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Pierson v. Quad/Graphics Printing Corp., No. 13-5784 (6th Cir. Apr. 18, 2014)

Here's a nice, simple reminder for HR professionals and laid-off employees: that when an employer can not line-up behind a single reason (or even a single decisionmaker) for a termination decision, and instead keeps changing its mind, the reason lurking beneath may well be discrimination. The Sixth Circuit sends an age-discrimination claim back for trial where the employer allegedly switched stories midstream, from contending that the employee's job was eliminated to arguing that the termination was based on a negative performance evaluation.

Mazzeo v. Color Resolutions International, LLC, No. 12-10250 (11th Cir. Mar. 31, 2014)

As recently noted here (see entry for January 26, 2014), the U.S. Courts of Appeals are just now deciding the next generation of disabilities-discrimination law cases governed by the 2008 Americans With Disabilities Act amendments (ADAAA). Here, the Eleventh Circuit notes - in a case reversing summary judgment for an employee in chronic pain - that some of its prior, more restrictive case law must now be reconsidered. (And, as an added bonus, the employee also earns a reversal of his age discrimination claim.)

Hague v. Univ of Texas Health Sci. Ctr., No. 13-50102 (5th Cir. Mar. 28, 2014)

In a non-precedential opinion that may nevertheless be important to litigators, a Fifth Circuit panel splits three ways on whether an employee must continue to defend her Title VII prima facie case under the McDonnell Douglas rubric after the employer presents a legitimate, non-discriminatory reason for an employee's termination. The courts continue to disagree on this issue even decades after the Supreme Court first framed-out this method of proof.

Demyanovich v. Cadon Plating & Coatings, No. 13-1015 (6th Cir. Mar. 28, 2014)

The Sixth Circuit sends back for trial an ADA and Family and Medical Leave Act case, where the employee - returning from medical leave, but still experiencing health difficulties - was forced to work beyond his medical restrictions. He was allegedly told by a Vice President of the company, shortly before his termination, that (1) the employer was not covered by the FMLA, and (2) the employee was a "liability" to the company. The panel holds that there is sufficient evidence that the company, while employing fewer than the necessary fifty employees mandated by the FMLA, was an "integrated employer" with a larger affiliated company.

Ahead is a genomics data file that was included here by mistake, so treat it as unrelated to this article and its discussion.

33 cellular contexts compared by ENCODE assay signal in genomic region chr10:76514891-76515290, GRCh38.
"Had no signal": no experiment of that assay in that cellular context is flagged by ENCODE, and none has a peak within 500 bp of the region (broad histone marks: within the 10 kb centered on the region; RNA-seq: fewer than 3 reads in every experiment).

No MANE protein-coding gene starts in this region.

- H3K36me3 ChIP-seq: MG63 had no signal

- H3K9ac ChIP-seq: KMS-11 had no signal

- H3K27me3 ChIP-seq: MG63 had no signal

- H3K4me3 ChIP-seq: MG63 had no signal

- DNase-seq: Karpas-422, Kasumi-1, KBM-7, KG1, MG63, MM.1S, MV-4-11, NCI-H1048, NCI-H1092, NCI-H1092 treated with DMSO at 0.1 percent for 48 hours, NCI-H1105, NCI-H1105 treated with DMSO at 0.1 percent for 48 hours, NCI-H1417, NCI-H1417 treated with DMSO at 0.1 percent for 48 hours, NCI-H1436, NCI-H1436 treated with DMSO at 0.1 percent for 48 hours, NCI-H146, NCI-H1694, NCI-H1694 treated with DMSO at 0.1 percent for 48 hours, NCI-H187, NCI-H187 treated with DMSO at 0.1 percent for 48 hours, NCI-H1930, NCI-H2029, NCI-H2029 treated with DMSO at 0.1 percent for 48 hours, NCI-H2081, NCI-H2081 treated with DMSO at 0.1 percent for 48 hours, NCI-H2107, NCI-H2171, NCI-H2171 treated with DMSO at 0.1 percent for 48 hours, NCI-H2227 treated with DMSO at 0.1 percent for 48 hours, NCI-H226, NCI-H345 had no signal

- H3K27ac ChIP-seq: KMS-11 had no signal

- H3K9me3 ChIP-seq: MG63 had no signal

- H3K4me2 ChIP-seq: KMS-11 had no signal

Samson v. Federal Express Corporation, No. 12-14145 (11th Cir. Mar. 26, 2014)

The panel majority in this Eleventh Circuit appeal reverses summary judgment in an ADA and Florida state law claim. It holds that FedEx possibly imposed an impermissible qualification standard on a job applicant with diabetes, by insisting that he pass a federal Department of Transportation medical certification for a mechanic's position that was not otherwise subject to the Federal Motor Carrier Safety Regulations (FMCSRs).

Tussey v. ABB, Inc., No. 12-2056 (8th Cir. Mar. 19, 2014)

When a retirement plan manages employees' money, it also has a responsibility to keep an eye on the expenses that can quietly erode away earnings. The Eighth Circuit affirms an ERISA breach of fiduciary duty judgment against two retirement plans for allowing its recordkeeper to overcharge the fund for services, and orders the return of $13.4 million. The court nonetheless vacates for further proceedings a claim for inappropriate investment options, and reverses (over a dissent) a judgment that the plan recordkeeper converted short-term funds (a "float") to non-plan purposes.

Rorrer v. City of Stow, No. 13-3272 (6th Cir. Feb. 26, 2014)

In a dramatic turnabout for the plaintiff, the Sixth Circuit not only reverses summary judgment in this ADA case - holding that there was a genuine dispute of material fact whether a monocular firefighter could perform the essential functions of his job - but then disqualifies the original district court judge in the case on the grounds of appearance of partiality, when that judge arbitrarily limited plaintiff's discovery and then scolded him (groundlessly) for violating a court order.

Kramer v. Wasatch Co. Sheriff's Office, No. 12-4058 (10th Cir. Feb. 25, 2014)

The Tenth Circuit today issued a terribly important read for people interested in fighting workplace sex harassment. The panel reverses summary judgment in a Title VII case where a woman jail employee was (allegedly) sexually assaulted by a sergeant, repeatedly, and yet failed to complain immediately for fear of losing her job. While not a complete win for the employee, the opinion points the way to others trapped in similar workplace dilemmas.

Shazor v. Prof'l Transit Mgmt., No. 13-3253 (6th Cir. Feb. 19, 2014)

A Sixth Circuit case addresses the occasional issue of whether Title VII supports "sex-plus" claims - in this case, a claim that she suffered discrimination specifically as an African-American woman. The panel agrees that such a claim can be made, and that the employee may point to treatment of non-African-American women as comparable employees. The case also goes to show the importance of email traffic in discrimination cases.

Rodriguez-Vives v. PR Fire Fighters Corps, No. 13-1587 (1st Cir. Feb. 18, 2014)

Often, employees must fight and fight again to enforce their rights. A woman denied employment as a firefighter in 2001 sued to corps for sex discrimination in 2005. Four years later, she obtained a settlement to employ her as a "transitory" firefighter until a slot opened up in the training academy. But she was compelled to sue once again when her sergeant allegedly harassed her in retaliation for bringing the original complaint. The First Circuit holds that she states a claim for violation of the Title VII anti-retaliation section 42 U.S.C. ยง 2000e-3(a).

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